With a highly restrictive abortion bill awaiting Gov. Bobby Jindal’s certain signature, the constitutionality of similar laws recently passed in other states is being argued in the legal arena.
The battle over an Alabama law will be argued in federal district court beginning Monday, and a federal trial begins May 27 in Wisconsin. Both laws have been blocked by courts from taking effect pending the outcome.
Being challenged are laws that, like the one on Louisiana’s horizon, would require abortion providers to have admitting privileges at a hospital within 30 miles of where the procedure is performed. Such a privilege allows a physician to admit patients to a particular facility and treat them on the premises.
The question before the courts is whether the restriction unconstitutionally restricts access for women seeking safe and legal abortions.
In Louisiana, abortion clinics in Baton Rouge, New Orleans and Metairie are expected to close with passage of the requirement, according to legislative testimony. That would leave two — in Shreveport and Bossier City.
As in Louisiana, opponents argue that the laws backed by anti-abortion forces are aimed at shutting down abortion clinics. They point to what’s happened in Texas, the only state in which the law has taken effect and where more than two dozen clinics have had to close.
Lawyers from the ACLU and Planned Parenthood Federation of America are representing plaintiffs in the Alabama and Wisconsin cases. Attorneys from the Center for Reproductive Rights are representing Mississippi’s only abortion provider in a challenge of a similar law there. A decision on that law is pending in the 5th U.S. Circuit Court of Appeals.
All three groups are fighting the statute in Texas, the only state in which the requirement is being enforced. Earlier this year, the 5th Circuit upheld Texas’ admitting-privileges requirement, saying it did not create “an undue burden.”
The Mississippi case before the 5th Circuit differs from the Texas challenge because Mississippi — unlike Texas — has only one abortion provider. The number of Texas clinics has been cut in half from nearly 50 in recent years, and the numbers continue to go lower as physicians cannot obtain hospital privileges.
If appeals fail, Mississippi would become the first state without an abortion clinic since 1973’s Supreme Court decision in Roe v. Wade.
Pro-abortion-rights groups are closely watching Louisiana, Oklahoma and Pennsylvania. The Louisiana legislation is expected to go to Jindal’s desk as early as next week for signing into law. He has said he will sign the measure.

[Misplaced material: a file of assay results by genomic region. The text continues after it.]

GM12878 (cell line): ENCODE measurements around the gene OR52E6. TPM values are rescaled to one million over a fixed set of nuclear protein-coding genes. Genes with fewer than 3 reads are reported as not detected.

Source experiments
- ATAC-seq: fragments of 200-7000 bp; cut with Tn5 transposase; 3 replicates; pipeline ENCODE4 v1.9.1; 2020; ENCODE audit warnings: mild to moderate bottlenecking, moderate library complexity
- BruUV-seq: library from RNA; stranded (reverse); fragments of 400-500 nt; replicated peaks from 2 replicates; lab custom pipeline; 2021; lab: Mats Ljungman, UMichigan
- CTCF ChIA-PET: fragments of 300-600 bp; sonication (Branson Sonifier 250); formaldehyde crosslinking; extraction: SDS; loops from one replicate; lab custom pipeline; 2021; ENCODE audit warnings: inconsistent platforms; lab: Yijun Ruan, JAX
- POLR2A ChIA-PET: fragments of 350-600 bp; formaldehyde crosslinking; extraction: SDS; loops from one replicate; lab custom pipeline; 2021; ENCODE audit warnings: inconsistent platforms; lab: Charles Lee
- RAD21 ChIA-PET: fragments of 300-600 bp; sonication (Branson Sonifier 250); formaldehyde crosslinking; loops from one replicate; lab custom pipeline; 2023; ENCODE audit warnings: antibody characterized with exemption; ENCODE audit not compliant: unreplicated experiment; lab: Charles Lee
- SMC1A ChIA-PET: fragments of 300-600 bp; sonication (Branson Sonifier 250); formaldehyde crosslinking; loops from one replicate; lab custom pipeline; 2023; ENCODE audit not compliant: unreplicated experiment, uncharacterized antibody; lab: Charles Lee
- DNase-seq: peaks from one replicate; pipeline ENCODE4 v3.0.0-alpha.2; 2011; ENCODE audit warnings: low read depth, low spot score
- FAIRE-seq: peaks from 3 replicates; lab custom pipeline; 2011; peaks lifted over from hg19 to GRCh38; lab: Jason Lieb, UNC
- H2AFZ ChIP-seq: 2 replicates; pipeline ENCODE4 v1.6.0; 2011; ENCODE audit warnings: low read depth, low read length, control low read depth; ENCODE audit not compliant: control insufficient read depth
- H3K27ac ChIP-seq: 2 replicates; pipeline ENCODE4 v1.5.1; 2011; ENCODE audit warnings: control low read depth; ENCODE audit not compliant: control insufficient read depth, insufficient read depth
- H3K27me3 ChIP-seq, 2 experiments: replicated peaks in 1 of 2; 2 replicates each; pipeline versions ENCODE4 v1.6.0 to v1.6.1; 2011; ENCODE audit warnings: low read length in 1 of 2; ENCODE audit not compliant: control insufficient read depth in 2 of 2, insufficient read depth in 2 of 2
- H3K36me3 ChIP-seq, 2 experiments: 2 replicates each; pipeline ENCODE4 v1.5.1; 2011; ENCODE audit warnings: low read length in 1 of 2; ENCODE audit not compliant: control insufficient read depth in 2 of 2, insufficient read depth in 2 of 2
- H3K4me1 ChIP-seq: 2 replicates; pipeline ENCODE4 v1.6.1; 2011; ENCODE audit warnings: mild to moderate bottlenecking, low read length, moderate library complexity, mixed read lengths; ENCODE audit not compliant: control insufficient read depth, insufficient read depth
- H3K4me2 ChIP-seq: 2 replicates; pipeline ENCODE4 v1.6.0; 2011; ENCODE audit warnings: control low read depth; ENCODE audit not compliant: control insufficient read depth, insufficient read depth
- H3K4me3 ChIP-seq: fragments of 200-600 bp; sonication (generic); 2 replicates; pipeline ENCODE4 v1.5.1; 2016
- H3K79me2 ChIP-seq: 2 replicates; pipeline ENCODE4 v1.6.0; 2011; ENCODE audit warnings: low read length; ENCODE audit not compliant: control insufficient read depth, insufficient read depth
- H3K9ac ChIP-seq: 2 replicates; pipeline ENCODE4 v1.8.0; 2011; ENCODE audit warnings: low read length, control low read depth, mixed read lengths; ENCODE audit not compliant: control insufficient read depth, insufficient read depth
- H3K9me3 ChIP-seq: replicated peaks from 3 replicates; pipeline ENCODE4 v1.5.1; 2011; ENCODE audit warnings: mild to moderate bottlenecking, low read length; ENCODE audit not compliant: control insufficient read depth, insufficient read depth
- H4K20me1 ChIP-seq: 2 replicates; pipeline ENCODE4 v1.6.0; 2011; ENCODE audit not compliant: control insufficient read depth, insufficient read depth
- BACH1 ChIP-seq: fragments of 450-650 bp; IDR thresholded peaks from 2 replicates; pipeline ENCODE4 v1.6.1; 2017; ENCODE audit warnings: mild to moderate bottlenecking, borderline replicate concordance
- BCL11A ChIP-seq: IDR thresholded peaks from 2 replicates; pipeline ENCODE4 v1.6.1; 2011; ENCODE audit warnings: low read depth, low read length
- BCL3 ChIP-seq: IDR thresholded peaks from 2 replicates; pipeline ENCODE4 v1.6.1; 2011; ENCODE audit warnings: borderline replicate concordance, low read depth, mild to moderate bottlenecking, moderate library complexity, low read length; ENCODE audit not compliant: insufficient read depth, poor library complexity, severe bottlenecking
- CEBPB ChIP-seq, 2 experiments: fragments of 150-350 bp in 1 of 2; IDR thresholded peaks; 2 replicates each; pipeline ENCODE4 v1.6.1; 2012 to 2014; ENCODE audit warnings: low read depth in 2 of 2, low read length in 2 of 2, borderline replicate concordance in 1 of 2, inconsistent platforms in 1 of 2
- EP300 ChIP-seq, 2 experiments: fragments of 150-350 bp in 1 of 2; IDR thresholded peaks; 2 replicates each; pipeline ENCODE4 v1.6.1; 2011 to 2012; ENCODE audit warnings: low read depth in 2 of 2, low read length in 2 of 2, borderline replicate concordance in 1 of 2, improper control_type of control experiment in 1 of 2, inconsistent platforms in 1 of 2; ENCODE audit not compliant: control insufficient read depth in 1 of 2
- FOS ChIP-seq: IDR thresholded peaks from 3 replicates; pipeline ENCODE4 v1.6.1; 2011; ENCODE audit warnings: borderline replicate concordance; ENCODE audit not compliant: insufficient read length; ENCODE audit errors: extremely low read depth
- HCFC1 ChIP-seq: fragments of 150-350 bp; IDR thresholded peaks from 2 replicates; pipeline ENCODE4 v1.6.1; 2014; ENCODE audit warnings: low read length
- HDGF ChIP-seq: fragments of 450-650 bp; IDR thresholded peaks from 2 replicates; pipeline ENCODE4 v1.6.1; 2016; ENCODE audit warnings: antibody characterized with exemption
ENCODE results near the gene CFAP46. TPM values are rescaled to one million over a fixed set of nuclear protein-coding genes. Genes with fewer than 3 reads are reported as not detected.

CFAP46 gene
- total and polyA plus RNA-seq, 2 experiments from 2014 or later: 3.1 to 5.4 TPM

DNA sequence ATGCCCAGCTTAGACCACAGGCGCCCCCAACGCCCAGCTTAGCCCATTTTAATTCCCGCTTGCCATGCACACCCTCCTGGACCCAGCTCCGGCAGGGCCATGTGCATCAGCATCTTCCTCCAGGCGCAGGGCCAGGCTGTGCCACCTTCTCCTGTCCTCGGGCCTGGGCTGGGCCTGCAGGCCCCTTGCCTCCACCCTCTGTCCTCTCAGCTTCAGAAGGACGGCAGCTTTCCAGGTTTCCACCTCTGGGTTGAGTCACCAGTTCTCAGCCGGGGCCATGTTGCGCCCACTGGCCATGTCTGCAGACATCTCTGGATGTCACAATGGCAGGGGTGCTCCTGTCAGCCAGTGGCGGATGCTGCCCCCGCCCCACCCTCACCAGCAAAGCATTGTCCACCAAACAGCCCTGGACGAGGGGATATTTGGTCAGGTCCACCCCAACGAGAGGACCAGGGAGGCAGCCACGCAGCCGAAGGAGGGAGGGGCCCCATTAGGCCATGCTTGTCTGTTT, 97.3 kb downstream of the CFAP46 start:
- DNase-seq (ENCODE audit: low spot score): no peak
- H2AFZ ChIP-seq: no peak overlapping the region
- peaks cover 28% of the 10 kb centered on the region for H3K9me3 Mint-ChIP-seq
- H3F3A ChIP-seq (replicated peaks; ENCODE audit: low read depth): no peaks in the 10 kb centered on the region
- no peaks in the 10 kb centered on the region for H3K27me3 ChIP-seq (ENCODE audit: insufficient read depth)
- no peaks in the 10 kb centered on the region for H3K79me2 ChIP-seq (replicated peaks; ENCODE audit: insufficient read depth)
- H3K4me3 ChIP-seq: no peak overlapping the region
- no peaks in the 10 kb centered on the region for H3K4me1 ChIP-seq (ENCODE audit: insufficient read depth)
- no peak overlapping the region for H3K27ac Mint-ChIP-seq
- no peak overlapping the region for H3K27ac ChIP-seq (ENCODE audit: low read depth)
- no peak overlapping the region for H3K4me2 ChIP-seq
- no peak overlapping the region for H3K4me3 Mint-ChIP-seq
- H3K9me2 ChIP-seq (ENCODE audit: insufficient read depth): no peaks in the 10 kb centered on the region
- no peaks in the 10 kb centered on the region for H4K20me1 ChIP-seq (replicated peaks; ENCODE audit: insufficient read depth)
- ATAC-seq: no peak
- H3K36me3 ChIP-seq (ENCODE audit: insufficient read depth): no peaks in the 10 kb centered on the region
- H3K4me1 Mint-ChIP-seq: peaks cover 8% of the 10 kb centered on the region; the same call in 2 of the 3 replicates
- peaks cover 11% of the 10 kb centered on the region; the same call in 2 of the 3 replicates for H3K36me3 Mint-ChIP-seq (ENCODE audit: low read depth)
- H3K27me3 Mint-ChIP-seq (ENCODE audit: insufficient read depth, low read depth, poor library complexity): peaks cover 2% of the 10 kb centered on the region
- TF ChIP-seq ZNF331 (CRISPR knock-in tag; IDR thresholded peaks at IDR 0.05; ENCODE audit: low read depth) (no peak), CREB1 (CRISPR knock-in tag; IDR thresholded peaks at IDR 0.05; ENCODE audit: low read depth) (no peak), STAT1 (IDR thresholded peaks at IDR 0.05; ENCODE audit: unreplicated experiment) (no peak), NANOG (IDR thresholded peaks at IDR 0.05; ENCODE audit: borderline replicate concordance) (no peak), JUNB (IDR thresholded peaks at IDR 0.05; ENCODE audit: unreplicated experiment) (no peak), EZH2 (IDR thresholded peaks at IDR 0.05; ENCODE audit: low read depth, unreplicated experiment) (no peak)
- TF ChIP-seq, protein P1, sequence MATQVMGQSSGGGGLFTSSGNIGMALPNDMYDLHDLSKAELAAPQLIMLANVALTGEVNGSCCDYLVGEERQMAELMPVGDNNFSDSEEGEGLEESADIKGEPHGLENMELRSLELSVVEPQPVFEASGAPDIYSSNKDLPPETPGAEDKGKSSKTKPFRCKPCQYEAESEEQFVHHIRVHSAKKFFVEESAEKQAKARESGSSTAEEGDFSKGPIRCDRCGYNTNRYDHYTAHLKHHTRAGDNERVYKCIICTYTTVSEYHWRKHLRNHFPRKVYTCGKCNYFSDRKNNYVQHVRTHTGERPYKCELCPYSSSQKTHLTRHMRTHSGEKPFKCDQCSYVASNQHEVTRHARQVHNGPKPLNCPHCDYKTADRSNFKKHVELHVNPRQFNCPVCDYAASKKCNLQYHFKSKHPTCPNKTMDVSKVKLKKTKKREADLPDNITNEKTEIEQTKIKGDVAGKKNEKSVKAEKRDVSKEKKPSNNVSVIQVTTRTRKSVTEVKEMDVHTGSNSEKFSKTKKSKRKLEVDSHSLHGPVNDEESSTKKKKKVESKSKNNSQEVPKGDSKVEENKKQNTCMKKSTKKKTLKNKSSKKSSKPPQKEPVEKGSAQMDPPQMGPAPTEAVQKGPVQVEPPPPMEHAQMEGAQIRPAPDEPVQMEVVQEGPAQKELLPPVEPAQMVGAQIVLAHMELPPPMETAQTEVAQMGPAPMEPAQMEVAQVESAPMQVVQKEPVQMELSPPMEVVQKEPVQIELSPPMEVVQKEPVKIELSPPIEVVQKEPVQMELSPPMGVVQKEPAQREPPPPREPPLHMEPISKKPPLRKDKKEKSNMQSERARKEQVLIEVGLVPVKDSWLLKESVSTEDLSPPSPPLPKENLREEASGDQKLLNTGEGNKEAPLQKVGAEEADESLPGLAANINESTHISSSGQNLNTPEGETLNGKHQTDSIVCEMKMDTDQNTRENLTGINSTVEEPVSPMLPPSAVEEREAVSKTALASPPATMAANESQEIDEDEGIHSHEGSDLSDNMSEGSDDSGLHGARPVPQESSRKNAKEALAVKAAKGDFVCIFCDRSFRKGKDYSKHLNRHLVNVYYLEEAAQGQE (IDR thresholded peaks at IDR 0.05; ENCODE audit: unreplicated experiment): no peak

Proponents push the legislation as a way to ensure the life and safety of women when complications occur during and after abortions. Physicians who perform the procedures should take care of their patients when problems arise, they say, and having nearby hospital-admitting privileges is not unreasonable.
But as the Alabama and Wisconsin cases prepare to go to trial, those contesting the restriction beg to differ.
ACLU Reproductive Freedom Project Director Jennifer Dalven said doctors cannot get admitting privileges to local hospitals for a variety of reasons.
Some require a certain minimum number of patients to be admitted every year, which abortion providers do not have because of the safety of the procedure, she said. Some hospitals have requirements involving where a doctor lives, and other hospitals are “hostile to abortions.”
Dalven said two Texas physicians had their hospital privileges yanked recently because they were “too controversial.”
In Alabama, three of five remaining clinics would have to close; in Wisconsin, at least one of four.
Mississippi has one clinic, in Jackson, and the physician there applied to every local hospital and was unable to get admitting privileges, said Helene Krasnoff, senior director of public policy litigation and law for Planned Parenthood.
“The ability to get privileges has nothing to do with qualifications,” she said.
With the adoption of such laws, Kransnoff said the U.S. is on the verge of becoming a country where a woman’s right to access safe, legal abortions depends on where she lives. “That’s why we are fighting on all fronts. A woman’s right should not depend on her ZIP code,” she said.
Fighting alongside the pro-abortion-rights groups are medical groups such as the American College of Obstetricians and Gynecologists and the American Medical Association.
“Abortion is one of the safest medical procedures in the U.S. today,” said Dr. Jeanne A. Conry, immediate past president of the OB-GYN group.
In the event a problem crops up, Conry said, medical care is available at any nearby hospital. “Hospitals are staffed with emergency physicians, on-call specialists,” she said.
“Under the guise of protecting women’s health, it is making it harder for them to receive safe, early abortion care in a timely fashion,” she said.